Myth My child doesn't sleep well, so he won't grow.
Reality Kids need rest to thrive; their body releases growth hormone during sleep. But even if your child refuses to nap or wakes often at night, he's likely getting enough sleep to grow. If your child is a snorer or a mouth breather or pauses in his breathing when asleep, tell your doctor. These are signs of sleep disordered breathing, a treatable condition affecting about 20 percent of kids.
Myth Your child's weight and height percentiles should match.
Reality Not necessarily, says Parents advisor Ari Brown, M.D., author of Baby 411. "But you don't want your child's weight to be in the 75th percentile and her height in the 10th, since that may indicate she's headed for a weight problem later in life."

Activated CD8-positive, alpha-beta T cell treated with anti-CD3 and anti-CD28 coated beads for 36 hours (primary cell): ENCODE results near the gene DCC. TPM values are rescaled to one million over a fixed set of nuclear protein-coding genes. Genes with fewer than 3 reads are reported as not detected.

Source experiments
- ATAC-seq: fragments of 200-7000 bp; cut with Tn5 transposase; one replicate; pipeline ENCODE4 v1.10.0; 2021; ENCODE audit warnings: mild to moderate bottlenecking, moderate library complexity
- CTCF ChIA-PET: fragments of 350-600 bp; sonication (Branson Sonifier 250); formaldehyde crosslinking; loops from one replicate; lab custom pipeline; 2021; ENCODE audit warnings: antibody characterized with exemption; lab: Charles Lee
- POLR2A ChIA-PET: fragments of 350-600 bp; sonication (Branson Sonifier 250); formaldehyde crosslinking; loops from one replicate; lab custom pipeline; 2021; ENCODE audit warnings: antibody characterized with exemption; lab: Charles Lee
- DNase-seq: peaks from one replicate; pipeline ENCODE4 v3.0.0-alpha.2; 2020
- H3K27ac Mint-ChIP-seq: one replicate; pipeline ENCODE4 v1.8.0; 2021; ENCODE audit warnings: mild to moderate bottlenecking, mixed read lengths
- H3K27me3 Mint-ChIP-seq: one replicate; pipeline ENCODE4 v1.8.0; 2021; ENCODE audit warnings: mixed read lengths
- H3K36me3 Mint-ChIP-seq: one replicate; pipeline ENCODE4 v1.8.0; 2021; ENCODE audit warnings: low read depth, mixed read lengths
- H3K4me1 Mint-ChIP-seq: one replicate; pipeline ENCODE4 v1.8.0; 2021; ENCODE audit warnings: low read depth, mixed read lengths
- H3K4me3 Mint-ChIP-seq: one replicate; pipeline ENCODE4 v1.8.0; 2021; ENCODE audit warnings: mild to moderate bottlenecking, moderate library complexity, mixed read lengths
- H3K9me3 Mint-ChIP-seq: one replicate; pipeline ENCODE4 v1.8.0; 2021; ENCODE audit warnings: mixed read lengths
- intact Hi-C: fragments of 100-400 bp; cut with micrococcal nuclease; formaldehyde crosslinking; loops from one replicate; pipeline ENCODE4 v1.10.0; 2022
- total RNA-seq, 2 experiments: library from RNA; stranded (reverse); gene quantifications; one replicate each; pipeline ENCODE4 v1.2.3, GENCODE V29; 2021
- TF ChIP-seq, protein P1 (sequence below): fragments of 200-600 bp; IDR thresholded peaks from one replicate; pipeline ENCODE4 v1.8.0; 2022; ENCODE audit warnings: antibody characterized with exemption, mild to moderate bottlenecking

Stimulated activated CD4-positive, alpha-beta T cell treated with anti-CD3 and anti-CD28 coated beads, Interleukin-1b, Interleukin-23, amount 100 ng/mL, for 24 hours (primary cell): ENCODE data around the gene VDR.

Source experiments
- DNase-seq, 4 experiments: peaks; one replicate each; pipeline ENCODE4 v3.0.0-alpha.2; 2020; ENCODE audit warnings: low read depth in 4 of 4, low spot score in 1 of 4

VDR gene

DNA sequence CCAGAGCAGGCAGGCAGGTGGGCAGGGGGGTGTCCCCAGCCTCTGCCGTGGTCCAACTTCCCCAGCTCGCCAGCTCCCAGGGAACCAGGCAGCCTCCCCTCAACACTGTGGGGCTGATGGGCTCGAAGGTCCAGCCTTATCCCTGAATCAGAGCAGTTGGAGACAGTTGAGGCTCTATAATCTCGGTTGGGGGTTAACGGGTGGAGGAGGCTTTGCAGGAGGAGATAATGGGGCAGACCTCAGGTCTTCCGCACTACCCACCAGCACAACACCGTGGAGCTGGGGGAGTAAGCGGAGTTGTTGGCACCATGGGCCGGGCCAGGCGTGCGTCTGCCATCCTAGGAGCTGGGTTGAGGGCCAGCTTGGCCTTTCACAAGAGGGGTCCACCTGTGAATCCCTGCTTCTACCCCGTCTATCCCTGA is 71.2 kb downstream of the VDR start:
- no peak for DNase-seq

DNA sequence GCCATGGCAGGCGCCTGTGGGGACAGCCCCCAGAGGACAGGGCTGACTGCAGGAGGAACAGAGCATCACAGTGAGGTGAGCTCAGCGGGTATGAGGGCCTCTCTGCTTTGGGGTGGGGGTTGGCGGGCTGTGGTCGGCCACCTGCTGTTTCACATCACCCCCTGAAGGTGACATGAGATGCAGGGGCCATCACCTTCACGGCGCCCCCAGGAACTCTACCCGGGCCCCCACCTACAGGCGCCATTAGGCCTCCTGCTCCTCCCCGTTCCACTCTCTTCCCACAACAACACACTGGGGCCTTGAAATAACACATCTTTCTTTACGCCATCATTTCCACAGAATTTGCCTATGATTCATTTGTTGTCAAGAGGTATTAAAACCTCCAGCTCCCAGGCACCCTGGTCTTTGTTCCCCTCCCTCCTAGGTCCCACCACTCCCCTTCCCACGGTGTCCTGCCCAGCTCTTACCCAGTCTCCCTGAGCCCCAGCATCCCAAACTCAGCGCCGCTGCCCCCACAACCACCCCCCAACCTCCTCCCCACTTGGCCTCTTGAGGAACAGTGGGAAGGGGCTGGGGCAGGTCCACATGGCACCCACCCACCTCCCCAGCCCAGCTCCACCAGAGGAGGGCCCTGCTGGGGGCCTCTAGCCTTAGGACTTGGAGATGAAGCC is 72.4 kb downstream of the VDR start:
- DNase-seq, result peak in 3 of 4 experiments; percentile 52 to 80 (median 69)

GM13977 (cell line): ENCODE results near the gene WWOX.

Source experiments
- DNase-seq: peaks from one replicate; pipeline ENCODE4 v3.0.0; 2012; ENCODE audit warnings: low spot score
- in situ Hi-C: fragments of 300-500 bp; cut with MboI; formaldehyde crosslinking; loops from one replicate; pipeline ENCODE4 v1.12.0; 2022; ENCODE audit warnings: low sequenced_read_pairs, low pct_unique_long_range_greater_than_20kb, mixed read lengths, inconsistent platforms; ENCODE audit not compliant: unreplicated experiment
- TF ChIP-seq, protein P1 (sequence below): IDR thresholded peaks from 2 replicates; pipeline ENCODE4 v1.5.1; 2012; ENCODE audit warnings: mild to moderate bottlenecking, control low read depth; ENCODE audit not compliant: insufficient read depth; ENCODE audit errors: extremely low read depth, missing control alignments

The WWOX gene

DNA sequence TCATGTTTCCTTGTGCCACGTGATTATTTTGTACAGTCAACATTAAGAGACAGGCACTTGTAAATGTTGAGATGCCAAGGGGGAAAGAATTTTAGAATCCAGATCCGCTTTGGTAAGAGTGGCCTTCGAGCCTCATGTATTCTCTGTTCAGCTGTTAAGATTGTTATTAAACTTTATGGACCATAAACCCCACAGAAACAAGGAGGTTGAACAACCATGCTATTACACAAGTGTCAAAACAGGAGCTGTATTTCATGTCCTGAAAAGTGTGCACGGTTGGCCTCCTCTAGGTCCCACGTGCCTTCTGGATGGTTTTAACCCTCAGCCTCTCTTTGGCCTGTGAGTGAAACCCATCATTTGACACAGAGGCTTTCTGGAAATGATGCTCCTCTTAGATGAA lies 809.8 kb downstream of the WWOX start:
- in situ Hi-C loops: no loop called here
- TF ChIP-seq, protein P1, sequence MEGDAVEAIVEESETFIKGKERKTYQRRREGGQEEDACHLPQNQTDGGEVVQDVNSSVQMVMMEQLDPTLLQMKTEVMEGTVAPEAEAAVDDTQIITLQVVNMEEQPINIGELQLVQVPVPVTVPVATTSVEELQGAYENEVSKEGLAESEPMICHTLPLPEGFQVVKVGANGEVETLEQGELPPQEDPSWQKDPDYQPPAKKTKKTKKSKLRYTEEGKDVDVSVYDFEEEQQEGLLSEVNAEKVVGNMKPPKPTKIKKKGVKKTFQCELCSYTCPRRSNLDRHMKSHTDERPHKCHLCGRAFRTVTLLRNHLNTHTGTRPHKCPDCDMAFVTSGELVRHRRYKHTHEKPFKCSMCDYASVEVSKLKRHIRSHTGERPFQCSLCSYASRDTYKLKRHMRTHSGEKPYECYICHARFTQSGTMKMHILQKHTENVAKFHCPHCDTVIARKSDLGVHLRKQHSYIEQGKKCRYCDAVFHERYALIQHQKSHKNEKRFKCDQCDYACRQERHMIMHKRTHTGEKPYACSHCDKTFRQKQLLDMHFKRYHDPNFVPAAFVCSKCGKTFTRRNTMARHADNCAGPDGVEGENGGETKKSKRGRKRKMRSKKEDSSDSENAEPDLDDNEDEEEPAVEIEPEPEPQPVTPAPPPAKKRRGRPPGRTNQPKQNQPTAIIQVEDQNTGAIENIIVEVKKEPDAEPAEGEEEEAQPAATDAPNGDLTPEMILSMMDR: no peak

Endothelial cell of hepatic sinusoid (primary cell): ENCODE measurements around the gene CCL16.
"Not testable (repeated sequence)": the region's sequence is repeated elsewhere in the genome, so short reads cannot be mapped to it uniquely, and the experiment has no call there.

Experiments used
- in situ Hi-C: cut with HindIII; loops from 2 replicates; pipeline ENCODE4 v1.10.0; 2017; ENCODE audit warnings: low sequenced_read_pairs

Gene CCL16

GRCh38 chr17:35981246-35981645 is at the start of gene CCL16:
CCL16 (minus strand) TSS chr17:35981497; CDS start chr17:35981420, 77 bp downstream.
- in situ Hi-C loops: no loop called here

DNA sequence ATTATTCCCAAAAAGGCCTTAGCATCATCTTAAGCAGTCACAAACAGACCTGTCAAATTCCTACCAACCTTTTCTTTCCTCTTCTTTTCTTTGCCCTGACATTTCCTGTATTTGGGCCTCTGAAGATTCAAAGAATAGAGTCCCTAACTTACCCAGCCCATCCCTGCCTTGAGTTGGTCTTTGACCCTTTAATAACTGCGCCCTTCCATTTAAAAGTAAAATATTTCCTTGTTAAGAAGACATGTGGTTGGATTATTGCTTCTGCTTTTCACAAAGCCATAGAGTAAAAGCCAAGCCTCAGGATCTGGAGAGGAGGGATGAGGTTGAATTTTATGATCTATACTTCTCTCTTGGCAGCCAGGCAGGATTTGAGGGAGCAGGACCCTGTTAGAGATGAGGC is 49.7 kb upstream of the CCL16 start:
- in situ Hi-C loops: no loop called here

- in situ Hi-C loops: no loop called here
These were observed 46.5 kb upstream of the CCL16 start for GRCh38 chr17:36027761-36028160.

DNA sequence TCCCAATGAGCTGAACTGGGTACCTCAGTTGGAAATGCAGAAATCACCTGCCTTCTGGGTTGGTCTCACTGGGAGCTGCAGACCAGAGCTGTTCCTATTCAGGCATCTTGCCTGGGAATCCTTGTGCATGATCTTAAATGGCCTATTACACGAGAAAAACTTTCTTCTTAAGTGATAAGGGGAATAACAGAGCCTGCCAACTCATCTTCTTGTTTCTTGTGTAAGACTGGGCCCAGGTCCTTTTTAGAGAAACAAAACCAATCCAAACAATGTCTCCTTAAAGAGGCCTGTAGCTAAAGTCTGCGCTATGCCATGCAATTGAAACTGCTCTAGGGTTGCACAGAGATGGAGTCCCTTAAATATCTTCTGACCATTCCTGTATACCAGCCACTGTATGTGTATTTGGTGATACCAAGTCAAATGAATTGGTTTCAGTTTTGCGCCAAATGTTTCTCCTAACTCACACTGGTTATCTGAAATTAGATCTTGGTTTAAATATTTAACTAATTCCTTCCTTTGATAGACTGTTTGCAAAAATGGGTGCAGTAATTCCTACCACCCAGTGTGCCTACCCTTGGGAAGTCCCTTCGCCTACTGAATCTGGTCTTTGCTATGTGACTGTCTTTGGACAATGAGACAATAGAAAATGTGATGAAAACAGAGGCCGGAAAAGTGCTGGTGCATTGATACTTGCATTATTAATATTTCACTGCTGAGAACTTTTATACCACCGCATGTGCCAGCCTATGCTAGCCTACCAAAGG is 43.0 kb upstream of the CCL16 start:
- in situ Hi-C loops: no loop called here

Myth Big babies grow into big kids.
Reality "Having a large baby is often just a sign that everything went well during your pregnancy," says Daniel Rauch, M.D., associate professor of pediatrics at Mount Sinai School of Medicine, in New York City. (Your baby may have also been uncharacteristically big if you suffered from gestational diabetes.) But once he's out of the womb, genetics take over, and unless he's got supersize parents, he'll show his true growth patterns between 9 and 18 months.